Online investors should be aware of stock spam, part of a common Internet fraud involving a "pump and dump" scheme. In other words, a company might be promoted and recommended as the latest hot stock in chat rooms, supposedly unbiased newsletters, or even in its own press releases. Unwitting investors purchase the stock, creating high demand and inflating its price. Then those who are behind the scheme sell their shares at the peak, stop the hype, and the stock price plummets-causing regular investors to lose money.
To protect yourself, always do your research before you invest:
- Consider the source. Be skeptical. People touting a stock may well be individuals who stand to profit.
- Verify information. Making grand claims is easy for a company to do. Before you invest, be sure to independently verify those claims. When you see an offer in an email or on the Internet, assume it’s a scam unless your own research proves it’s legitimate.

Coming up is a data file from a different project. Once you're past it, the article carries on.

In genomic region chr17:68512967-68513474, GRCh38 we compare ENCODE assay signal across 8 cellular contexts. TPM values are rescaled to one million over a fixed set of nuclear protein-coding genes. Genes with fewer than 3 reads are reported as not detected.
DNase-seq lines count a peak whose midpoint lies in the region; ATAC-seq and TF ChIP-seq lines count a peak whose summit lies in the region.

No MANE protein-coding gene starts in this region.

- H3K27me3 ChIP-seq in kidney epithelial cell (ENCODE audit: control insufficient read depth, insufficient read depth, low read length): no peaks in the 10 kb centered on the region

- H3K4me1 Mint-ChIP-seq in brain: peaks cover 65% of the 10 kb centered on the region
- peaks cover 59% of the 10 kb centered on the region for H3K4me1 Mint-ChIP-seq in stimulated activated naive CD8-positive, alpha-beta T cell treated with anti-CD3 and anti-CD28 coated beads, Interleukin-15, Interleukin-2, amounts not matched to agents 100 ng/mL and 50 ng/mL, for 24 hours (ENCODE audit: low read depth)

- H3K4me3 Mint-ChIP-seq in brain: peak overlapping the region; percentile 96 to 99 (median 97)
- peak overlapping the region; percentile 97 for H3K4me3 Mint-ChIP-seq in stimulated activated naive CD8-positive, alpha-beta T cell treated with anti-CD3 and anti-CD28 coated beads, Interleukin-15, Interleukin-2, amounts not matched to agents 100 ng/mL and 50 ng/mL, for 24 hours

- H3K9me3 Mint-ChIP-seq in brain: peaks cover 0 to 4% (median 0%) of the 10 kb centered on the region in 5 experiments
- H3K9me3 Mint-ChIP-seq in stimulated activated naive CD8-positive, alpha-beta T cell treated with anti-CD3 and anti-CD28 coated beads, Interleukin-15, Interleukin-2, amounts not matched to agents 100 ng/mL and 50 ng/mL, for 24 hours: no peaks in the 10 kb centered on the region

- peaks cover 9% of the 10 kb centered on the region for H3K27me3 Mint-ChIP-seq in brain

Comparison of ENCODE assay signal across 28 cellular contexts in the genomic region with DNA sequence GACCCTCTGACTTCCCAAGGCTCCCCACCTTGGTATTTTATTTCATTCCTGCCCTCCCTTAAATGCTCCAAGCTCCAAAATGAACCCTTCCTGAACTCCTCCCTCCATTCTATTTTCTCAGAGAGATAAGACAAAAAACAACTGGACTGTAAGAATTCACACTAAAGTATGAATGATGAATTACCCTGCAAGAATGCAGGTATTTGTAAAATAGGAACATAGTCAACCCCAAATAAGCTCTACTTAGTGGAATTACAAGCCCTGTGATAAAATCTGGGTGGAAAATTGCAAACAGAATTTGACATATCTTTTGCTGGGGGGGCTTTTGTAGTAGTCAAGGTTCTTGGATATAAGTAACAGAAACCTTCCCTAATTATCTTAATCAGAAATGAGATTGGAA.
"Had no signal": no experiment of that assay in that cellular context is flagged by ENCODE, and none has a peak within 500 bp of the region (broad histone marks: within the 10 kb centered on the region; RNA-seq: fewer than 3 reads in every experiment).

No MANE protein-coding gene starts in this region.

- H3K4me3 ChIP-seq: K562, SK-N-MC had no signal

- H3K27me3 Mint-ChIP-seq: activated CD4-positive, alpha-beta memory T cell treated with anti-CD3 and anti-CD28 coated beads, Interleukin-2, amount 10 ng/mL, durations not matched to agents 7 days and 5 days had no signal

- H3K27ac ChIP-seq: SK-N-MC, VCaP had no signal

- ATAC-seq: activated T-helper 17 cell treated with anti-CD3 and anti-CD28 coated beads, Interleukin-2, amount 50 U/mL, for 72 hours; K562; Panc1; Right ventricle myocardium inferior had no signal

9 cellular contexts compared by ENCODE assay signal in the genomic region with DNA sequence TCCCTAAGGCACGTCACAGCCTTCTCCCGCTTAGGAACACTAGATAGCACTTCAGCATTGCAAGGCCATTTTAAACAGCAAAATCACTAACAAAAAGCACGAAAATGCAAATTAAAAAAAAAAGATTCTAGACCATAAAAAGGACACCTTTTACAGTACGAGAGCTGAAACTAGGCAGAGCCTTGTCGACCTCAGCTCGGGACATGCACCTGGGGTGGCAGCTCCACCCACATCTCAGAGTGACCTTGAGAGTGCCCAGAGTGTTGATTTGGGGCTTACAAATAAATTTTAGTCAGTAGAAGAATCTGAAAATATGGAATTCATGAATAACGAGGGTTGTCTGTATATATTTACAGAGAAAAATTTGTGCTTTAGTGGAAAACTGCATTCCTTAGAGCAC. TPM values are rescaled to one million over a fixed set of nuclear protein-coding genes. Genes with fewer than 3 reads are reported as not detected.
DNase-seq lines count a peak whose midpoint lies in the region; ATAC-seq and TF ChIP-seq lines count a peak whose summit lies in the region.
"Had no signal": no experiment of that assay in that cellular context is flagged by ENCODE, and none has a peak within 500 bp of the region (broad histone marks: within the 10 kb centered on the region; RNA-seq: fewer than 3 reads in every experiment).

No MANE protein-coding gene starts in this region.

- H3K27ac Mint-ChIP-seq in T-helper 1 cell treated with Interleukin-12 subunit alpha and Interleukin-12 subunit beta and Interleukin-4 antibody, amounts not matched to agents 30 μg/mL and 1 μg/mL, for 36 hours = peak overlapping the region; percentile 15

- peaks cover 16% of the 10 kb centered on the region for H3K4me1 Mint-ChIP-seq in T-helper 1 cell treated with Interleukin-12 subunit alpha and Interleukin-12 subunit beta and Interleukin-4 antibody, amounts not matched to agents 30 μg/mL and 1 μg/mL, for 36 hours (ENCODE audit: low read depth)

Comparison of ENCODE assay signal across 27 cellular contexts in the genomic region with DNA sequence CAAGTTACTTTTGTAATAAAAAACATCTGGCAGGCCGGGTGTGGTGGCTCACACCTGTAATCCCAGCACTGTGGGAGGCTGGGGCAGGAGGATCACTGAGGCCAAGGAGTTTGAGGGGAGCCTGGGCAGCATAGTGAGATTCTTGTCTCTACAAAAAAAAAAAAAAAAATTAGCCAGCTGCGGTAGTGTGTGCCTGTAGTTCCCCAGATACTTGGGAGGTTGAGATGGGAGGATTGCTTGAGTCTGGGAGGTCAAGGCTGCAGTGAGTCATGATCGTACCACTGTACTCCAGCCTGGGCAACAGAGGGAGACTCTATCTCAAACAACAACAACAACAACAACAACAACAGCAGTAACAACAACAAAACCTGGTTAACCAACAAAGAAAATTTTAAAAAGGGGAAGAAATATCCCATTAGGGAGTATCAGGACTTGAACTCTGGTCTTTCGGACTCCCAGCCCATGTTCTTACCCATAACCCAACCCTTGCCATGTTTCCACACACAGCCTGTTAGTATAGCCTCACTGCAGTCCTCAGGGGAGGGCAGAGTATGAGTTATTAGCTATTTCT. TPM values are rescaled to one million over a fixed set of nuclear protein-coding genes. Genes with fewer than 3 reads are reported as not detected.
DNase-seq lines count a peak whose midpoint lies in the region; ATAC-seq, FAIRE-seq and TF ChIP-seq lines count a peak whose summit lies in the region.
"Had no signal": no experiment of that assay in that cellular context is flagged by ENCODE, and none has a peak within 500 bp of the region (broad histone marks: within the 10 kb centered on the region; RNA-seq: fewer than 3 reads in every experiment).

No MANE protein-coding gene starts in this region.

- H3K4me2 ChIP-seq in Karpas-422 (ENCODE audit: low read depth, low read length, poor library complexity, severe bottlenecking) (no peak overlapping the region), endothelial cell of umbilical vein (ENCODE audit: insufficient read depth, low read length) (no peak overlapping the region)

- Know where the stock trades. Many of the smallest and most thinly traded stocks trade in the over-the-counter market (OTC Bulletin Board or Pink Sheets). This is because they don’t meet the listing requirements of NASDAQ or NYSE. They’re the most susceptible to manipulation, and therefore the most likely to be the focus of a spam scam.
If you receive a stock spam email you can file a complaint with the Securities and Exchange Commission at http://www.sec.gov/complaint.shtml. You probably only receive an auto-reply from them, but they do take complaints seriously and may be acting on yours behind the scenes.